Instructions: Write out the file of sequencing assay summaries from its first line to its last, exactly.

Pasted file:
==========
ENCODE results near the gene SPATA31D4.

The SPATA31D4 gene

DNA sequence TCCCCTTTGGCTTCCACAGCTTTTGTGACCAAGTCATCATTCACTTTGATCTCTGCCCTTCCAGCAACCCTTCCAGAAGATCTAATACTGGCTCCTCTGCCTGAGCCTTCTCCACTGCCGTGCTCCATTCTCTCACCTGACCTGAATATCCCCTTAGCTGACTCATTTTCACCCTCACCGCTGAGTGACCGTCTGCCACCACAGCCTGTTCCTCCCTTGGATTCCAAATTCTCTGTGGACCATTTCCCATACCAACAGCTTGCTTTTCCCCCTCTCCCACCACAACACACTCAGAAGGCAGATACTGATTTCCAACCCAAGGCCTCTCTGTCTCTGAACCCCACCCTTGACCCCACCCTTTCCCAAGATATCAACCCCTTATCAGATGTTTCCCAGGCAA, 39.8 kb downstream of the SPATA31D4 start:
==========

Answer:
ENCODE results near the gene SPATA31D4.

The SPATA31D4 gene

DNA sequence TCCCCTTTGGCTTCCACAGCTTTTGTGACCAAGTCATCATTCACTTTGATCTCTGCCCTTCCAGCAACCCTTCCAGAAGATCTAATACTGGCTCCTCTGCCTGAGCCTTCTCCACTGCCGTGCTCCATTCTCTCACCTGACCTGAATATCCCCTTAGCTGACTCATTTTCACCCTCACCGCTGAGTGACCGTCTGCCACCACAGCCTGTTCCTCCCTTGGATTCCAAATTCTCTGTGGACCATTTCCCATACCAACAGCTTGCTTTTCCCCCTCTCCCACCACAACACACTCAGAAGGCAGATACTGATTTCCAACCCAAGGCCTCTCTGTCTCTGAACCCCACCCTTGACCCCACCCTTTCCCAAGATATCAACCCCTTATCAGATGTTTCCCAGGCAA, 39.8 kb downstream of the SPATA31D4 start: